The news about James Moody is not good. He has been aware of it for some time, but kept it private until this week. No one who knows him will be surprised that he is at peace with the decision he has made. Here is the first paragraph of George Varga’s story in The San Diego Union Tribune.
Jazz saxophone legend James Moody, a San Diego resident for the past 21 years, has disclosed that he has had pancreatic cancer since at least February — and that he had decided not to receive any chemo therapy or radiation treatment.
To read all of the article, go here.
The last time we were together, in 2007—too long ago—I interviewed Moody on stage at a festival. He reminded me that we had known each other for 50 years and had the kindness to inflate my ego by telling the audience, “And we’ve been buddies, too.” Then he went on to play an astonishing set with the Bill Mays Trio. Go here for a Rifftides account of his concert on that occasion.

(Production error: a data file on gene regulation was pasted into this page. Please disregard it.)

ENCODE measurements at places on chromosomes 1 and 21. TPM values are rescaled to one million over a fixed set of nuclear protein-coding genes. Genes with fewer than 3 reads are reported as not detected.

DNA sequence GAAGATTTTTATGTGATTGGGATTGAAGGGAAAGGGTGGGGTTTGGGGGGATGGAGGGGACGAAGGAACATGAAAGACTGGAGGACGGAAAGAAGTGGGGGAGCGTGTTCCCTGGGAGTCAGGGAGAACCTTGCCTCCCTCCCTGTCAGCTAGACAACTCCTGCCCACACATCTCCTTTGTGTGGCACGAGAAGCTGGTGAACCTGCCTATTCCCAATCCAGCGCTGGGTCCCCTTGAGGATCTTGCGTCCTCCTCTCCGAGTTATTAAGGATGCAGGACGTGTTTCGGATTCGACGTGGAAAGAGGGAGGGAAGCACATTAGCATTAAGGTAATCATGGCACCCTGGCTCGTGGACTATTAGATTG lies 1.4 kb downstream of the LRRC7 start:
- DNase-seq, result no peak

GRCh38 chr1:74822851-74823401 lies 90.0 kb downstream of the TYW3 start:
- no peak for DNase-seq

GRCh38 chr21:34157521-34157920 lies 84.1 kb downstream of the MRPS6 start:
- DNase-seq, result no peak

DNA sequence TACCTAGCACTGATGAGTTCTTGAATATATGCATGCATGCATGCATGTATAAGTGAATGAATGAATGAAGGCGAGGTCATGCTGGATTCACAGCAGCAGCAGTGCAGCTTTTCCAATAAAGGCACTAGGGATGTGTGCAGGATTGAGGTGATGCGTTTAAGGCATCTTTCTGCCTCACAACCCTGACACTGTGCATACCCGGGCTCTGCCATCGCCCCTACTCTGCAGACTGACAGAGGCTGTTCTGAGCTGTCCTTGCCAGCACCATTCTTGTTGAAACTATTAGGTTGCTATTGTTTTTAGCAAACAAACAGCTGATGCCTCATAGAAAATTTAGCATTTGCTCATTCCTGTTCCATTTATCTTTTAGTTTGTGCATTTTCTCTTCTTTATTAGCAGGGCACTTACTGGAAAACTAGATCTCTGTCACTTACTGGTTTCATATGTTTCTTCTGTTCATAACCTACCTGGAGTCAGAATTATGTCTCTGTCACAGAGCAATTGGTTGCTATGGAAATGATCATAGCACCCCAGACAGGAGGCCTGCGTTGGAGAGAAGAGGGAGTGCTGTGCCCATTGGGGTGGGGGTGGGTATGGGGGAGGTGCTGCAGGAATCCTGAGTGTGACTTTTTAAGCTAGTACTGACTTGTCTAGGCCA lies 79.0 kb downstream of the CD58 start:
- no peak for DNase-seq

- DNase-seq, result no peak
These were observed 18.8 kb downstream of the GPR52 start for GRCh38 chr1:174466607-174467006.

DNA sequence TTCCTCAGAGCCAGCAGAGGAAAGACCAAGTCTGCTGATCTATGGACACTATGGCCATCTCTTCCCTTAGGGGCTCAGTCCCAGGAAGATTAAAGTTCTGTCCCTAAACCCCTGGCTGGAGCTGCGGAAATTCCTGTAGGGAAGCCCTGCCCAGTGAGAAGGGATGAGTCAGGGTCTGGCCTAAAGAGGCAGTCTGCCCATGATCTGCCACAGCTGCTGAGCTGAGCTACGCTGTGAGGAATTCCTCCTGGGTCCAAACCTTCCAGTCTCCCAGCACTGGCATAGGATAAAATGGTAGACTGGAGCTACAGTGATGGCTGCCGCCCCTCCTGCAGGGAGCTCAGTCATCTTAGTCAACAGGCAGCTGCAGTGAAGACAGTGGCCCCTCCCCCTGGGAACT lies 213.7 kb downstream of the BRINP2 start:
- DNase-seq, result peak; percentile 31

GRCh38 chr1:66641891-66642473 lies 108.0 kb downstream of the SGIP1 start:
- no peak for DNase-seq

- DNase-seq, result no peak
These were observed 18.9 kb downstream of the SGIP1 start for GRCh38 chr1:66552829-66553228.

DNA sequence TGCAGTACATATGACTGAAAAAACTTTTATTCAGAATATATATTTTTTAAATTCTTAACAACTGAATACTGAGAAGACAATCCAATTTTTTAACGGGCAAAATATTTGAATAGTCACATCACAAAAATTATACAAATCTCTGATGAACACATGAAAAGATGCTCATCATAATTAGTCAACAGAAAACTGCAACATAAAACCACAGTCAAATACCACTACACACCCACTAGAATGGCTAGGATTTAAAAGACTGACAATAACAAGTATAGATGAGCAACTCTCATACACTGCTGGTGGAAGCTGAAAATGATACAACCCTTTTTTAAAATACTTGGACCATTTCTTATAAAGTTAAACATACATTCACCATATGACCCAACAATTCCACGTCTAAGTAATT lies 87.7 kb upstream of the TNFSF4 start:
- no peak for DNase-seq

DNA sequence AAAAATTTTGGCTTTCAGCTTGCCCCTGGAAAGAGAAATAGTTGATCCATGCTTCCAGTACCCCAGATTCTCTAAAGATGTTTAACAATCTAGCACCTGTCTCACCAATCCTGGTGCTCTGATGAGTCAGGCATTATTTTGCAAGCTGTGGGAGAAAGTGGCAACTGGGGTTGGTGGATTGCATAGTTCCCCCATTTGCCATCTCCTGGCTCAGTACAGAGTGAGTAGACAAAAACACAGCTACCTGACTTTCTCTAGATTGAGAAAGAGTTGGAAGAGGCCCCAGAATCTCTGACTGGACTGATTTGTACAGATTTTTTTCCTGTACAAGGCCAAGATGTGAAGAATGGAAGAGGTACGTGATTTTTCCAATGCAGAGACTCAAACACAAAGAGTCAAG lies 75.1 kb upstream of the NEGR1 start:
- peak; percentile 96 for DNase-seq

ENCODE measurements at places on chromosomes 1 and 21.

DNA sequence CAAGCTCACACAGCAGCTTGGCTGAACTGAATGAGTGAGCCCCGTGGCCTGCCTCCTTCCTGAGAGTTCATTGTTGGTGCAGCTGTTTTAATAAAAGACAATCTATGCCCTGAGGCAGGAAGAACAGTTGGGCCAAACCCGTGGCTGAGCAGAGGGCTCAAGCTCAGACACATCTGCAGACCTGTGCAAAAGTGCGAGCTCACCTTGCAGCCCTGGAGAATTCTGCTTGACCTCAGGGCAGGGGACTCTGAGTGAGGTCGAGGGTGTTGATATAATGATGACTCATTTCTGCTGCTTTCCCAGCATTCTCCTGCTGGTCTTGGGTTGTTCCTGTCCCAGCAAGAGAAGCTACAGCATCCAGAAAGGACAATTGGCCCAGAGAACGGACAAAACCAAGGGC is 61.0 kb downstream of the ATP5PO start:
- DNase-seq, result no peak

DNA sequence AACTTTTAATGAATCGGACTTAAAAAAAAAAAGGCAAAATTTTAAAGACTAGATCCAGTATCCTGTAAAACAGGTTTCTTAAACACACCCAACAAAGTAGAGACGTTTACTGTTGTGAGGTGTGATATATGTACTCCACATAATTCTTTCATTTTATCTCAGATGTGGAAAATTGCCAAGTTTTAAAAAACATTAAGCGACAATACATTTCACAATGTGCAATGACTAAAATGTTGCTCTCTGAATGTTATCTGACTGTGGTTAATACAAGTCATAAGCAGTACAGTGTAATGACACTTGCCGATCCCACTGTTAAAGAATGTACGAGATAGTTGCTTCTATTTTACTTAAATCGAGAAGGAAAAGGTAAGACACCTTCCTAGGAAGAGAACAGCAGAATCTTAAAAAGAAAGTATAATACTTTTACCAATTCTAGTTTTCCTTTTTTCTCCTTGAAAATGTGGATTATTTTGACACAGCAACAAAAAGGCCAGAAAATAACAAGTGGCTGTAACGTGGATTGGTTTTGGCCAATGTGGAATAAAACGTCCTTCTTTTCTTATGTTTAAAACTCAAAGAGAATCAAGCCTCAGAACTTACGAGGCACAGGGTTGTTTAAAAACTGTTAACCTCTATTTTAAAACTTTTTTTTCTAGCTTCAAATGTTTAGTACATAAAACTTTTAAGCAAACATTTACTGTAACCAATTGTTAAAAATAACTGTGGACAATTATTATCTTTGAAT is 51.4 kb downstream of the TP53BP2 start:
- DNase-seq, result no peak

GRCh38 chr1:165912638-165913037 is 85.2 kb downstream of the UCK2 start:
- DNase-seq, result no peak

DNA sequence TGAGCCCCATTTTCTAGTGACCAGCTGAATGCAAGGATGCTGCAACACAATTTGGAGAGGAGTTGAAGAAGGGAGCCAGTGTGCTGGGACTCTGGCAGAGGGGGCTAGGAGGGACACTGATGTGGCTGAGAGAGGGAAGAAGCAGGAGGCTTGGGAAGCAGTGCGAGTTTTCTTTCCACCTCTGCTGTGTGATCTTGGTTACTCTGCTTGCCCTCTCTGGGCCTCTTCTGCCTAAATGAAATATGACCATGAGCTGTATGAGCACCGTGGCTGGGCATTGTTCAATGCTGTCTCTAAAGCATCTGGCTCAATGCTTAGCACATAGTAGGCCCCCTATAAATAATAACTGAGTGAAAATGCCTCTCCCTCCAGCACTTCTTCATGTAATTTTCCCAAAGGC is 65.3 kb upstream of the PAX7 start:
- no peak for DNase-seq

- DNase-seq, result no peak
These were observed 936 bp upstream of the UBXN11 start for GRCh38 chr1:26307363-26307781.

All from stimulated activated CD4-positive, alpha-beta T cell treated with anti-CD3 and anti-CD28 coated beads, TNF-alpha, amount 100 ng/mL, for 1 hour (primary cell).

On Moody’s 83rd birthday, WBGO-FM, the jazz station in Newark, New Jersey, put together this profile using his own words. It summarizes his attitude toward music, people and life.
Now, the musical part of that philosophy in action: Moody has the first solo in this 1985 performance of Dizzy Gillespie’s “Ow,” with Gillespie, Ray Brown, Gene Harris and Grady Tate.
Please take a moment to give a thought to James Moody.